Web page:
Printer-friendly version

District Projects Receive Awards

by Dave Lloyd, P.E., Chief, Design and Construction Program

Pinehurst Tributary to Bear Creek 
Drainage and flood control improvements to the Pinehurst Tributary of Bear Creek in Lakewood offered a unique opportunity to develop a multi-use open space project. The project was initiated due to the need for a regional detention pond and 100-year capacity flood diversion channel. The project was located on the property of the Colorado Academy, a private liberal arts K-12 school. The goal of Colorado Academy was to convert the undeveloped portion of the property into an educationally oriented nature preserve.

Project sponsors, including the City and County of Denver, Urban Drainage, and the Colorado Academy, decided to combine the goals into a single multi-use open space project. Jefferson County agreed to hold the easements as the project was mostly in Jefferson County. During the design process, the master plan for the Alumni Nature Preserve was incorporated into the drainage improvement project. The nature preserve was designed to represent the various eco-zones found in Colorado, as well as offer a trail for hiking and cross-country running events. The flood control structures would reduce the flooding of local residences and help provide the educational opportunities desired by Colorado Academy.

The result of the project was that a relatively unattractive vacant field was transformed into a 13 acre-foot detention facility and nature preserve with over 3,000 feet of trail through varying landforms and eco-zones. By pooling the financial and open space resources, the project sponsors were able to accomplish their goals much more effectively than if they were conducted as independent and potentially conflicting projects.

This project received an Honor Award for Outstanding Achievement from the Colorado Association of Stormwater and Floodplain Managers at their annual conference in September.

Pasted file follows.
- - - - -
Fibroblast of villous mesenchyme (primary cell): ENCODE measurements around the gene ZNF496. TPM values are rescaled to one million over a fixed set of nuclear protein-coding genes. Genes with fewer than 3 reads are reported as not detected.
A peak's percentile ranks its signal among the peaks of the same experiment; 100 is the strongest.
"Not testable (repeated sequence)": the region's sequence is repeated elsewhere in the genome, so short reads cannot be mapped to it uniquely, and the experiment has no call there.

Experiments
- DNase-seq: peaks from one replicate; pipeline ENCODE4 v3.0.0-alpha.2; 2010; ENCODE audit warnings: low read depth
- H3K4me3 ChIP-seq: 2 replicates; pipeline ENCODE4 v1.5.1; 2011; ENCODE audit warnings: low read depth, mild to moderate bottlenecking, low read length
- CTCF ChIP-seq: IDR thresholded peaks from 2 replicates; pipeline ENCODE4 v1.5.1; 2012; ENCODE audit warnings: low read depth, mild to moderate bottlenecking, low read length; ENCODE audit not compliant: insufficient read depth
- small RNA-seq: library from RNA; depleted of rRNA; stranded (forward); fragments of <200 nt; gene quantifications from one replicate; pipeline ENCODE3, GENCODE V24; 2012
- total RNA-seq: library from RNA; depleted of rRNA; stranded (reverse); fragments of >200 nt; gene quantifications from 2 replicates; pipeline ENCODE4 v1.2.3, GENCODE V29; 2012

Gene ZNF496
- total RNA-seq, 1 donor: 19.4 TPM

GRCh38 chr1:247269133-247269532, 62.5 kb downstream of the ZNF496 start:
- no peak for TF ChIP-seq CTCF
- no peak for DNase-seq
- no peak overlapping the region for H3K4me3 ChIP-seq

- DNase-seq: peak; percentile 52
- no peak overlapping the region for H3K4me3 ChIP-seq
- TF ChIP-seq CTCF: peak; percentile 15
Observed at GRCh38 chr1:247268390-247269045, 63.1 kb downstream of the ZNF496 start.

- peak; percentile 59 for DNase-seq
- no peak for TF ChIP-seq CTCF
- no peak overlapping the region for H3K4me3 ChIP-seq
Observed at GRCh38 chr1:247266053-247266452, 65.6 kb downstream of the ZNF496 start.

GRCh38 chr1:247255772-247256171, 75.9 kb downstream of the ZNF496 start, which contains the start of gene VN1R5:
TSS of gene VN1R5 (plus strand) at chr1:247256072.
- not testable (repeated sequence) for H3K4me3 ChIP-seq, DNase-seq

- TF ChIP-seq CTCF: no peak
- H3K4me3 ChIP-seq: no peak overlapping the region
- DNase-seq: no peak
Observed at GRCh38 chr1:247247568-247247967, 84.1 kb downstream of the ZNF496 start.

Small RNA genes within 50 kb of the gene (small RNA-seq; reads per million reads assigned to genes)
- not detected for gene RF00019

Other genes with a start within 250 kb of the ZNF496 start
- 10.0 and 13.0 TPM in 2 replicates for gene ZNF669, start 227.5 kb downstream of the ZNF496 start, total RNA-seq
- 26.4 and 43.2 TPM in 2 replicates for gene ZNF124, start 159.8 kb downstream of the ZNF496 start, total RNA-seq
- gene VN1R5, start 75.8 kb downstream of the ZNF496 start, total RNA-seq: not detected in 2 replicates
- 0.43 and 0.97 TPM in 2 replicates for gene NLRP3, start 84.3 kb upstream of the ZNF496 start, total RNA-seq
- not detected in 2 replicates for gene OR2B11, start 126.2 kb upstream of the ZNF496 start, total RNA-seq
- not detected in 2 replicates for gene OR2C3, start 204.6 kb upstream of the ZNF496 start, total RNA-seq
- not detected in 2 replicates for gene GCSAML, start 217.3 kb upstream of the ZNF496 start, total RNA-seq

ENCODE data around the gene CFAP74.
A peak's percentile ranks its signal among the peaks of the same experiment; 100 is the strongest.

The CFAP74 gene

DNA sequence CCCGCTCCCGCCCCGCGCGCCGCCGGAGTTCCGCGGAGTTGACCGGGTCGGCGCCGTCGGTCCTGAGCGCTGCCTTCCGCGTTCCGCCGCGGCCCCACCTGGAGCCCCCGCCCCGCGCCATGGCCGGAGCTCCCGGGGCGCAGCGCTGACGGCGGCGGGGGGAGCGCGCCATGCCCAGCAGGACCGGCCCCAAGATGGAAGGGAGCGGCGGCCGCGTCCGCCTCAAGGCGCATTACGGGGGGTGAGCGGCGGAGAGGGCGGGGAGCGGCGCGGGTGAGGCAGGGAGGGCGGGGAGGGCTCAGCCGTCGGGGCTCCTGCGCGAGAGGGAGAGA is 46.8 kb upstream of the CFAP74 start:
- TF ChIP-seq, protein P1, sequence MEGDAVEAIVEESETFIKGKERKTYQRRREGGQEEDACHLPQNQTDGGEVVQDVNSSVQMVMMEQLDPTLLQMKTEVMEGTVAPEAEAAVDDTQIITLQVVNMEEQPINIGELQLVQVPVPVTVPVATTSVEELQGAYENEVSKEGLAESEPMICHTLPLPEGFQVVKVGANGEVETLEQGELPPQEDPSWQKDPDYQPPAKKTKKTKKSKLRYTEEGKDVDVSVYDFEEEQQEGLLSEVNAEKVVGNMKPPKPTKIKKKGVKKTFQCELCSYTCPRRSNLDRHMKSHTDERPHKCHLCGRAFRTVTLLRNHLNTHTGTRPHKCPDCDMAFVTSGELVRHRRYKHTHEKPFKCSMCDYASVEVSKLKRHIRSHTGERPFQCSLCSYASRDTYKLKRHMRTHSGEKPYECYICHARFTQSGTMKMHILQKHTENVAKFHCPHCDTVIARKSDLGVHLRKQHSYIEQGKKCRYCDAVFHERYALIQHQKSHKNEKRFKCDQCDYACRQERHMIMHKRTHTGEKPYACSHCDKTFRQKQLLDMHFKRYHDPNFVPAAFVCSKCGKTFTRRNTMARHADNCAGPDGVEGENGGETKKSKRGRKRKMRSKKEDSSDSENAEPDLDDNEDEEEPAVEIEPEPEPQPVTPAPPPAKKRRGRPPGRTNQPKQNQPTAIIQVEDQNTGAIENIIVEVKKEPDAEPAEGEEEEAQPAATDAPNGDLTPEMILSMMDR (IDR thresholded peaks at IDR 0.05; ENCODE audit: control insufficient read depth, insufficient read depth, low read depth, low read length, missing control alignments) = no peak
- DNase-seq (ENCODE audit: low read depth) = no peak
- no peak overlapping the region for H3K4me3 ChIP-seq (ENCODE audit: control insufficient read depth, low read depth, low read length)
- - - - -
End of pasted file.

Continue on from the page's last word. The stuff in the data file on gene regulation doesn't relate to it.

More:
Marcy Gulch project after completion 
(Photo courtesy of Muller Engineering)
Click here for more project photos

Marcy Gulch Channel Stabilization Project 
Marcy Gulch in Highlands Ranch has a drainage basin of approximately 3.3 square miles and prior to development was an ephemeral stream. Commercial and residential development began in this basin in 1994 and with resulting increased runoff, the steep sandy channel began to experience severe erosion. The drainageway displayed a high potential for instability which was typified by channel degradation, lateral migration, and high sediment transport. This stream erosion was causing damage to existing infrastructure (utilities, storm sewer outfalls, trails, etc.), threatening several residential lots with encroachment by the actively moving channel, and in general, degrading the overall quality and safety of the open space corridor.

Between October of 2000 and May of 2002, Urban Drainage and the Highlands Ranch Metro District partnered together to construct 18 soil cement drop structures, 400 lineal feet of soil cement bank protection, 3,000 lineal feet of bioengineered bank protection, and 6 trail crossings.

The completion of the project resulted in a raised and flattened channel bed stabilized with drop structures to achieve bed slopes of approximately 0.5 percent. Vertical eroded banks were laid back and reinforced with vegetation and a variety of bank protection measures. These measures protected existing infrastructure and homes, and provided a safer environment for open space users. The stabilized channel also reduced the bed load significantly which allowed the downstream reaches to clean-out and water quality to improve.

This project has received an Honor Award for Outstanding Achievement from the Colorado Association of Stormwater and Floodplain Managers, the International Erosion Control Association's Environmental Excellence Award and the APWA Colorado Chapter's Project of the Year Award in the Utility, Drainage & Environmental - Medium Community Category.

[ Home ] Cover Story ] Tucker Talk ] [ Awards ] Floodplain Management ] Maintenance Eligibility ] Flood Warning ] Master Planning ] Stormwater Permits ] Atmospheric Dust ] South Platte River ] Protecting Trees ] Design and Construction ] Maintenance ] News Briefs ] Professional Activities ]